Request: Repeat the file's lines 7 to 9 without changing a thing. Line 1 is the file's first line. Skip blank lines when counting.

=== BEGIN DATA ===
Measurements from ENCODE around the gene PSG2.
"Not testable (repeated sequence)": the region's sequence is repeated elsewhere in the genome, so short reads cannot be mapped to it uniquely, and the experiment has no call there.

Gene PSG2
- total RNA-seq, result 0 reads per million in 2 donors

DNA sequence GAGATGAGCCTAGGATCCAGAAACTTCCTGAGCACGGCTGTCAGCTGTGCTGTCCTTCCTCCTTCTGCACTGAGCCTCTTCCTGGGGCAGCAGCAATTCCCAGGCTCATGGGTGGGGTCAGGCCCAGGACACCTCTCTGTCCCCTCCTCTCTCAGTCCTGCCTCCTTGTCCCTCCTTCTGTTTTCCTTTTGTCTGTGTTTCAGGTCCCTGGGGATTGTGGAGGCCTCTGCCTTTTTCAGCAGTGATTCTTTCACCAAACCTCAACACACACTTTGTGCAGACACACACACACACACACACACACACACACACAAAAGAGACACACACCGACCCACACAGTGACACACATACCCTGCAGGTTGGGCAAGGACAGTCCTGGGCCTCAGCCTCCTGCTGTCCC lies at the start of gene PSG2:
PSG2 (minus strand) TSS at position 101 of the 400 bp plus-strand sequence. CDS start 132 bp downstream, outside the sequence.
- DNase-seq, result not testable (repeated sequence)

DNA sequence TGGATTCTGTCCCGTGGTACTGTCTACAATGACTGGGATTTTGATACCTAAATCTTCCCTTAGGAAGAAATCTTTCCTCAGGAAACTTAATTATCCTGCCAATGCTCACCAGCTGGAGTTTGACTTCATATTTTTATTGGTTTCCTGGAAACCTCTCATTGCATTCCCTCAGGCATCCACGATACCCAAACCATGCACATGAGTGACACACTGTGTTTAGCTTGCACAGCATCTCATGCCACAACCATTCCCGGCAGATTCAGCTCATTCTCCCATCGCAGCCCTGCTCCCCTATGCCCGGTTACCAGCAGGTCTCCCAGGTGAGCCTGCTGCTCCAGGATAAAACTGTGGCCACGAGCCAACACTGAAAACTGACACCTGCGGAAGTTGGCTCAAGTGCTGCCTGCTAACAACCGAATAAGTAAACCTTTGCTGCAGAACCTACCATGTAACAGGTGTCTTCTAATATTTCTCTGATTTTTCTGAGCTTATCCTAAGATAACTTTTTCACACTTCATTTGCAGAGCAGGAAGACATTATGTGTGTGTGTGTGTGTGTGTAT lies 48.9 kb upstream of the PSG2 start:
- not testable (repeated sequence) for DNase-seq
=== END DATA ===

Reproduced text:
- DNase-seq, result not testable (repeated sequence)

DNA sequence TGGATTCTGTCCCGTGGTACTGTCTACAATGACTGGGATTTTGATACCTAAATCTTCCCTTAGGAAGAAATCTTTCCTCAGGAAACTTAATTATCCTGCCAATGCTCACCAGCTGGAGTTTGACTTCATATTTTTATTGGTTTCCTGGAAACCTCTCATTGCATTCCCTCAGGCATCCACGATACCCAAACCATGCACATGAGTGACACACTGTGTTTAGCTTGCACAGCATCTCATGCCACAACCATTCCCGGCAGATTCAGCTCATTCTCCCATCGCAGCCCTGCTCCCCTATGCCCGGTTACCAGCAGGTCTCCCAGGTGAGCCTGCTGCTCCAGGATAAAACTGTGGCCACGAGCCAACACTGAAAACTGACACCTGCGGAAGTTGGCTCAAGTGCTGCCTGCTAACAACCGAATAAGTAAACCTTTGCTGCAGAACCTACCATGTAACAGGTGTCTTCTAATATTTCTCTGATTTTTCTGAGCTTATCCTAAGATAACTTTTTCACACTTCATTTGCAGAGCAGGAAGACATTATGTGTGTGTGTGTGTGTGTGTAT lies 48.9 kb upstream of the PSG2 start:
- not testable (repeated sequence) for DNase-seq